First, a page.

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The National Portrait Gallery acknowledges the Traditional Custodians of Country throughout Australia and recognises the continuing connection to lands, waters and communities. We pay our respect to Aboriginal and Torres Strait Islander cultures and to Elders both past and present.

Aboriginal and Torres Strait Islander viewers are warned that this website contains images of deceased persons.

Stephen, Russell and David Page, c. 2000

Penny Tweedie

type C photograph on paper (sheet: 50.8 cm x 30.8 cm, image: 40.7 cm x 28.0 cm)

Russell Page (1968-2002), choreographer, dancer and actor, was from the Nunukl (Noonuccal) people and the Munaldjali clan of the Yugambeh people of south-east Queensland. The youngest of twelve children, he grew up in the working class Brisbane suburb of Mt Gravatt . He was a skilled rugby league player, chosen to play for the Queensland Zone side, but at the age of 16 he chose instead to follow his brother to study at the National Aboriginal Islander Skills Development Association's Dance College in Sydney. Overcoming his initial rebellion at the discipline of dance, he quickly became 'pure spirit' in performance, equally breathtaking as an earth-bound or aerial dancer. With brothers Stephen, an artistic director, and David, a composer, he was a founder of the Bangarra Dance Theatre, and was its principal artist from 1991, although he occasionally took time to dance with other companies, including The Australian Dance Theatre in Adelaide and the Aboriginal and Islander Dance Theatre in Sydney. Page was also a seasoned television and film performer, appearing in the feature film Kick, the contemporary opera Black River, ABC TV's Poison, Tracy Moffatt's film Bedevil and Christine Anu's Wanem Time. He represented Australia at the 1997 Venice Biennale and appeared in the opening and closing ceremonies of the Sydney Olympic Games in 2000. The Bangarra production Walkabout received typically ecstatic reviews from critics, with Page's solo singled out for special praise. He died in July 2002, leaving his family, his three children, and Australian art, dance and Aboriginal communities mourning an irreplaceable loss.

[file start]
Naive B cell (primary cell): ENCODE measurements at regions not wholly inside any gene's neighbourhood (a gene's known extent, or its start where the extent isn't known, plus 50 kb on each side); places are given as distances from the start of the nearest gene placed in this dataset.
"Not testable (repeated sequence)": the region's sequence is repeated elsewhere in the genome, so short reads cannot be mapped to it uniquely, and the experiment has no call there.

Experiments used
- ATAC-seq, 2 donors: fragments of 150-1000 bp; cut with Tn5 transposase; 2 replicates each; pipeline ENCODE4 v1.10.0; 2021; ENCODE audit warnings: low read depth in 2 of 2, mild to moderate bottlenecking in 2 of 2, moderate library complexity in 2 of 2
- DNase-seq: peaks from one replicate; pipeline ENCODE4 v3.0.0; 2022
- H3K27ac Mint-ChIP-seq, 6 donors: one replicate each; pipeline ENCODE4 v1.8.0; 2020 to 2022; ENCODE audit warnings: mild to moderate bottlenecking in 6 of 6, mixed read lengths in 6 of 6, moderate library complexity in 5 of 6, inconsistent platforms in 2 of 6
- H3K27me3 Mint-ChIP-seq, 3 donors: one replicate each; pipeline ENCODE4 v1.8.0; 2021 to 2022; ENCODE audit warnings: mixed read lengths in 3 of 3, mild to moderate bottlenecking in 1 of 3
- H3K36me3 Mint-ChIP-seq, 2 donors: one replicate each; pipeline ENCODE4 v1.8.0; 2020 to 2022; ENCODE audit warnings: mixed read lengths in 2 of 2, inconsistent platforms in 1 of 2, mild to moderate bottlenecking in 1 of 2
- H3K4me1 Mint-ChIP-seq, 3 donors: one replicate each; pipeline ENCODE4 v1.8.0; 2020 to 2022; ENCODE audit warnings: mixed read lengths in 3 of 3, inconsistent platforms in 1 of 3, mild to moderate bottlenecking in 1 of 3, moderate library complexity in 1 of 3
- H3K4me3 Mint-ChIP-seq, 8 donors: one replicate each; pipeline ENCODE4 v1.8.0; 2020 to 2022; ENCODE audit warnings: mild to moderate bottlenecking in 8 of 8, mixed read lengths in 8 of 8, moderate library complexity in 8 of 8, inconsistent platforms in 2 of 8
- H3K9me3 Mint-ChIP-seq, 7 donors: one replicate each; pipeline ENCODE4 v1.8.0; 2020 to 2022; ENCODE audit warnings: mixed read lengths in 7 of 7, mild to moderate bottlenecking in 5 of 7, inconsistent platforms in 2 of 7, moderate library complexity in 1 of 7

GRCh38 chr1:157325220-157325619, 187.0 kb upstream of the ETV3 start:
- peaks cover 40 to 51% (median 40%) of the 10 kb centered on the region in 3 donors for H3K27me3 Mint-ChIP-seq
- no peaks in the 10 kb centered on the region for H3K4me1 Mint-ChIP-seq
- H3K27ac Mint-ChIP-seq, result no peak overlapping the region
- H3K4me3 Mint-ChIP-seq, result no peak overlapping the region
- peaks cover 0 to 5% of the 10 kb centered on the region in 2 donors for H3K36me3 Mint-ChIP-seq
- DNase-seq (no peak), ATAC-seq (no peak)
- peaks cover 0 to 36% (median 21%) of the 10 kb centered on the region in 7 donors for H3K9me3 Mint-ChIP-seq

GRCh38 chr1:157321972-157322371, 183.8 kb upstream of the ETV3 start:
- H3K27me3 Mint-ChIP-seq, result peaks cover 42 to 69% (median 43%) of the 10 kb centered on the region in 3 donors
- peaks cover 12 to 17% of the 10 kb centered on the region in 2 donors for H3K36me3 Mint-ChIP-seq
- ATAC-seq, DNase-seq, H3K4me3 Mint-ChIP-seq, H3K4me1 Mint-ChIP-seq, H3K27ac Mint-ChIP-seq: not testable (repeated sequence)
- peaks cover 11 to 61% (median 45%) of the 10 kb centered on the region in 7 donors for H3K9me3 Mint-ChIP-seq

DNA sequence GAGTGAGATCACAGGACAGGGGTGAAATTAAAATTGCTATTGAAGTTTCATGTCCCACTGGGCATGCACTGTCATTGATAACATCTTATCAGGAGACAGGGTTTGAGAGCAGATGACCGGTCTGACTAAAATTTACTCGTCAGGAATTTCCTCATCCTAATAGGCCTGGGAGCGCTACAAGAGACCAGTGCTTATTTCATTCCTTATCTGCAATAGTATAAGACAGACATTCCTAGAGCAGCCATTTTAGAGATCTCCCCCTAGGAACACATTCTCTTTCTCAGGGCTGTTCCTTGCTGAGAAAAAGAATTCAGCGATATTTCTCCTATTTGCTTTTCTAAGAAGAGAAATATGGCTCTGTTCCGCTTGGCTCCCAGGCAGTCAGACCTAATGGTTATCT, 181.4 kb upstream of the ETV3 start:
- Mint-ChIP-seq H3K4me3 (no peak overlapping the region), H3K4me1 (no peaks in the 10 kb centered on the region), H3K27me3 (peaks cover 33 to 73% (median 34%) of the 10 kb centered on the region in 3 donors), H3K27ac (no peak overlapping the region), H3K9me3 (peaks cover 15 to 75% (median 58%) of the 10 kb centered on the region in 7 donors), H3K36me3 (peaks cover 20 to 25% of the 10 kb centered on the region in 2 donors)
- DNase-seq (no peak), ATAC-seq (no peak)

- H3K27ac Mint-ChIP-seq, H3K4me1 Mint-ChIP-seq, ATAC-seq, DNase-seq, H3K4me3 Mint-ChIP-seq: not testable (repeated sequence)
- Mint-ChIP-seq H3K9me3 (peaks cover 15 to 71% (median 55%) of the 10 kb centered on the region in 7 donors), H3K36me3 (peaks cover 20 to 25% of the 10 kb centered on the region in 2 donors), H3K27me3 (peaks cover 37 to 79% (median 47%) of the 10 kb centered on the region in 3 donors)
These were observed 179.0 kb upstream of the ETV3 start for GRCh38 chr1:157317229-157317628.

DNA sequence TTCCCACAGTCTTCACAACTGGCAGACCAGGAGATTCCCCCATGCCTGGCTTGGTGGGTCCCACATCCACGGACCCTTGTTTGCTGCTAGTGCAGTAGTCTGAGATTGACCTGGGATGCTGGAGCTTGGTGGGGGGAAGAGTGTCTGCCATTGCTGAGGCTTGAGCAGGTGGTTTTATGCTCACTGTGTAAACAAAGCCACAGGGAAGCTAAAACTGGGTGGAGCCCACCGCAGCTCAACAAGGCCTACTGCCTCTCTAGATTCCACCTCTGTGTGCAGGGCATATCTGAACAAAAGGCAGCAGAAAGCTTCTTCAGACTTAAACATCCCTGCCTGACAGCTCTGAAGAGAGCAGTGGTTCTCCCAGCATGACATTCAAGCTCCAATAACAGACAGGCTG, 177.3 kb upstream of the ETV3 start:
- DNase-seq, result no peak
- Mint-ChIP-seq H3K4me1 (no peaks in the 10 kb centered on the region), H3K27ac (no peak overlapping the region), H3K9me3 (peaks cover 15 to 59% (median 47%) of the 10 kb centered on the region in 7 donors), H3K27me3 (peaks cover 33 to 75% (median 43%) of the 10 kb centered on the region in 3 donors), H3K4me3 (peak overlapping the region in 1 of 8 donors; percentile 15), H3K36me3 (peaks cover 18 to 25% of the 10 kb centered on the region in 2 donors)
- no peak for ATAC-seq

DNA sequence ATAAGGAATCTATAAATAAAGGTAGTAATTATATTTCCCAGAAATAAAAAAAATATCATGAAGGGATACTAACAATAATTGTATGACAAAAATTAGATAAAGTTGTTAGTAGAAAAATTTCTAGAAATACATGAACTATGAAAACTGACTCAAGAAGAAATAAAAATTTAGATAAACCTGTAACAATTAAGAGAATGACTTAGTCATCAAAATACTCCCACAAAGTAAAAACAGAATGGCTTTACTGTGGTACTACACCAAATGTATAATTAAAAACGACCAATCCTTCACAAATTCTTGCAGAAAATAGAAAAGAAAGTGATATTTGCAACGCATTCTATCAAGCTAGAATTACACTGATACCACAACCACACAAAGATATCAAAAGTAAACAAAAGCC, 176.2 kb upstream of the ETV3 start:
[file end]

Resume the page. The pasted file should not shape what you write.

Collection: National Portrait Gallery
Gift of the artist 2004
© Estate of Penny Tweedie

Accession number: 2004.206

Currently not on display

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Artist and subject

Penny Tweedie (age 60 in 2000)

Russell Page (age 32 in 2000)

Stephen Page (age 35 in 2000)

David Page (age 39 in 2000)

Subject professions

Performing arts

Donated by

Penny Tweedie (47 portraits)

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The National Portrait Gallery acknowledges the Traditional Custodians of Country throughout Australia and recognises the continuing connection to lands, waters and communities. We pay our respect to Aboriginal and Torres Strait Islander cultures and to Elders both past and present.

Aboriginal and Torres Strait Islander viewers are warned that this website contains images of deceased persons.